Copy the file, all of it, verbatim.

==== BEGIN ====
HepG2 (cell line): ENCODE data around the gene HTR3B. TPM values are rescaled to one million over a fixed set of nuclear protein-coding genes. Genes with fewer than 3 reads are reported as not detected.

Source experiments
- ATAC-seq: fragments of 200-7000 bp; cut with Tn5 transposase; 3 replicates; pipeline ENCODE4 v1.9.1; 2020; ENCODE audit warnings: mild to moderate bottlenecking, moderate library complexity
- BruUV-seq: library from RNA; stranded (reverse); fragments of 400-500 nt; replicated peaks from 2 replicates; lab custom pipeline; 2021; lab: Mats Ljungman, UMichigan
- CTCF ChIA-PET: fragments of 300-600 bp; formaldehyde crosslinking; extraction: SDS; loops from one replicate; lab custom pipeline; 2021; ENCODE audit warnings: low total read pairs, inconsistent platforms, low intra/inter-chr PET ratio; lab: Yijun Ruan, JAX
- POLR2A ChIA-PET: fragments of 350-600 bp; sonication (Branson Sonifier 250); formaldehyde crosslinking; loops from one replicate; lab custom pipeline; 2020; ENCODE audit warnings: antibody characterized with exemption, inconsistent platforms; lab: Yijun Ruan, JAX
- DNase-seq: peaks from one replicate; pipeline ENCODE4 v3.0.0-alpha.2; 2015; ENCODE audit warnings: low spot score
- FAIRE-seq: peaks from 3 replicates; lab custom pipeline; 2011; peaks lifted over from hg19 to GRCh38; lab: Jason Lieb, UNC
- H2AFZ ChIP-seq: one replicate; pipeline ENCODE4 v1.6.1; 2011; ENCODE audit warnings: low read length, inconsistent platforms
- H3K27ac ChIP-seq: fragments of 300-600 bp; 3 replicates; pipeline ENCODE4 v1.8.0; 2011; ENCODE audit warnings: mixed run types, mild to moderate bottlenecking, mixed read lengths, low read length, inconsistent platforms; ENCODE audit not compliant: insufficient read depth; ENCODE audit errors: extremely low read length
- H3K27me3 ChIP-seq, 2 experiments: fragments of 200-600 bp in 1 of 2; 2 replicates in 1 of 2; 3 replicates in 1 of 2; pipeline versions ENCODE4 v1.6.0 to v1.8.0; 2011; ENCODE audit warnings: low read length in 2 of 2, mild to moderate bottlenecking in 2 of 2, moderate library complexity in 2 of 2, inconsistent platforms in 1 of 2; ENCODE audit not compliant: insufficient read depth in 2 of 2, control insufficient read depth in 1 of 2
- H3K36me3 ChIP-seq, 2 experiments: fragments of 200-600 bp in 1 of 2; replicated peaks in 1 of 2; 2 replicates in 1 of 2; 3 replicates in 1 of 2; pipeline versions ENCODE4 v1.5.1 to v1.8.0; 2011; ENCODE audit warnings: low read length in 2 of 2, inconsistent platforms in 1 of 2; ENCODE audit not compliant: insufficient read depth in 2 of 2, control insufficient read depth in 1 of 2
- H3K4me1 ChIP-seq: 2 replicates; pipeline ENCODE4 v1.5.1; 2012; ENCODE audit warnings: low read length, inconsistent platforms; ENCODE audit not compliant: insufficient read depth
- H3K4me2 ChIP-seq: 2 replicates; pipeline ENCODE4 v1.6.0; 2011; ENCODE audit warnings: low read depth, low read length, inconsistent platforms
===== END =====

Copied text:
HepG2 (cell line): ENCODE data around the gene HTR3B. TPM values are rescaled to one million over a fixed set of nuclear protein-coding genes. Genes with fewer than 3 reads are reported as not detected.

Source experiments
- ATAC-seq: fragments of 200-7000 bp; cut with Tn5 transposase; 3 replicates; pipeline ENCODE4 v1.9.1; 2020; ENCODE audit warnings: mild to moderate bottlenecking, moderate library complexity
- BruUV-seq: library from RNA; stranded (reverse); fragments of 400-500 nt; replicated peaks from 2 replicates; lab custom pipeline; 2021; lab: Mats Ljungman, UMichigan
- CTCF ChIA-PET: fragments of 300-600 bp; formaldehyde crosslinking; extraction: SDS; loops from one replicate; lab custom pipeline; 2021; ENCODE audit warnings: low total read pairs, inconsistent platforms, low intra/inter-chr PET ratio; lab: Yijun Ruan, JAX
- POLR2A ChIA-PET: fragments of 350-600 bp; sonication (Branson Sonifier 250); formaldehyde crosslinking; loops from one replicate; lab custom pipeline; 2020; ENCODE audit warnings: antibody characterized with exemption, inconsistent platforms; lab: Yijun Ruan, JAX
- DNase-seq: peaks from one replicate; pipeline ENCODE4 v3.0.0-alpha.2; 2015; ENCODE audit warnings: low spot score
- FAIRE-seq: peaks from 3 replicates; lab custom pipeline; 2011; peaks lifted over from hg19 to GRCh38; lab: Jason Lieb, UNC
- H2AFZ ChIP-seq: one replicate; pipeline ENCODE4 v1.6.1; 2011; ENCODE audit warnings: low read length, inconsistent platforms
- H3K27ac ChIP-seq: fragments of 300-600 bp; 3 replicates; pipeline ENCODE4 v1.8.0; 2011; ENCODE audit warnings: mixed run types, mild to moderate bottlenecking, mixed read lengths, low read length, inconsistent platforms; ENCODE audit not compliant: insufficient read depth; ENCODE audit errors: extremely low read length
- H3K27me3 ChIP-seq, 2 experiments: fragments of 200-600 bp in 1 of 2; 2 replicates in 1 of 2; 3 replicates in 1 of 2; pipeline versions ENCODE4 v1.6.0 to v1.8.0; 2011; ENCODE audit warnings: low read length in 2 of 2, mild to moderate bottlenecking in 2 of 2, moderate library complexity in 2 of 2, inconsistent platforms in 1 of 2; ENCODE audit not compliant: insufficient read depth in 2 of 2, control insufficient read depth in 1 of 2
- H3K36me3 ChIP-seq, 2 experiments: fragments of 200-600 bp in 1 of 2; replicated peaks in 1 of 2; 2 replicates in 1 of 2; 3 replicates in 1 of 2; pipeline versions ENCODE4 v1.5.1 to v1.8.0; 2011; ENCODE audit warnings: low read length in 2 of 2, inconsistent platforms in 1 of 2; ENCODE audit not compliant: insufficient read depth in 2 of 2, control insufficient read depth in 1 of 2
- H3K4me1 ChIP-seq: 2 replicates; pipeline ENCODE4 v1.5.1; 2012; ENCODE audit warnings: low read length, inconsistent platforms; ENCODE audit not compliant: insufficient read depth
- H3K4me2 ChIP-seq: 2 replicates; pipeline ENCODE4 v1.6.0; 2011; ENCODE audit warnings: low read depth, low read length, inconsistent platforms